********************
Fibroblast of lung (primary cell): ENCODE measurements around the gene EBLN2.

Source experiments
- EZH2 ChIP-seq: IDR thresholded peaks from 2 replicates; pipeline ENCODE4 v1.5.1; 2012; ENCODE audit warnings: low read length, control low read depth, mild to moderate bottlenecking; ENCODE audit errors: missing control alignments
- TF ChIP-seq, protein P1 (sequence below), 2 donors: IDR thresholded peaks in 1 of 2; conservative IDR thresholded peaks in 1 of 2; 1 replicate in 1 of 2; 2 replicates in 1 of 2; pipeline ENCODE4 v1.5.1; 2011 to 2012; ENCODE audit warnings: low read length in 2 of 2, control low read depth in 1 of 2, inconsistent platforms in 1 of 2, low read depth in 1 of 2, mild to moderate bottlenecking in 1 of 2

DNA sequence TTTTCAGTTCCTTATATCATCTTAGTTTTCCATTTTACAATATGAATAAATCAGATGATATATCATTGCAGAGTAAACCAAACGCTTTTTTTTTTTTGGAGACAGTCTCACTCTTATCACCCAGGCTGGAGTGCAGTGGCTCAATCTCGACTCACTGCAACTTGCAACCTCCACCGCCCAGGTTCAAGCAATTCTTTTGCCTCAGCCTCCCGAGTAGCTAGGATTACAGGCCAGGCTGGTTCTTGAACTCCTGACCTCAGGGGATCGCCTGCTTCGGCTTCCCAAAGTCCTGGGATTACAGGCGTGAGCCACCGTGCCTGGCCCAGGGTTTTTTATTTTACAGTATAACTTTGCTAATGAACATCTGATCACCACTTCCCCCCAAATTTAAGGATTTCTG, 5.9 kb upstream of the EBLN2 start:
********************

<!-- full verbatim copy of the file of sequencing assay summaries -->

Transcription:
Fibroblast of lung (primary cell): ENCODE measurements around the gene EBLN2.

Source experiments
- EZH2 ChIP-seq: IDR thresholded peaks from 2 replicates; pipeline ENCODE4 v1.5.1; 2012; ENCODE audit warnings: low read length, control low read depth, mild to moderate bottlenecking; ENCODE audit errors: missing control alignments
- TF ChIP-seq, protein P1 (sequence below), 2 donors: IDR thresholded peaks in 1 of 2; conservative IDR thresholded peaks in 1 of 2; 1 replicate in 1 of 2; 2 replicates in 1 of 2; pipeline ENCODE4 v1.5.1; 2011 to 2012; ENCODE audit warnings: low read length in 2 of 2, control low read depth in 1 of 2, inconsistent platforms in 1 of 2, low read depth in 1 of 2, mild to moderate bottlenecking in 1 of 2

DNA sequence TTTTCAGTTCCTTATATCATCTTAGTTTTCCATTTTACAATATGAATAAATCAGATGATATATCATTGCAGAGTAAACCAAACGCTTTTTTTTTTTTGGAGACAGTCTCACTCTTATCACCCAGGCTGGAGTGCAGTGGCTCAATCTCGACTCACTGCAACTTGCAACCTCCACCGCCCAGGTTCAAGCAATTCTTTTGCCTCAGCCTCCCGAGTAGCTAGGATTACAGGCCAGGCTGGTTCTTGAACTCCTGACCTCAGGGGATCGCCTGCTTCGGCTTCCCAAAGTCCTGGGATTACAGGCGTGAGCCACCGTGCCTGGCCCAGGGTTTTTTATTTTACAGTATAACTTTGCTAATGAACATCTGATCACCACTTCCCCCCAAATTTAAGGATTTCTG, 5.9 kb upstream of the EBLN2 start: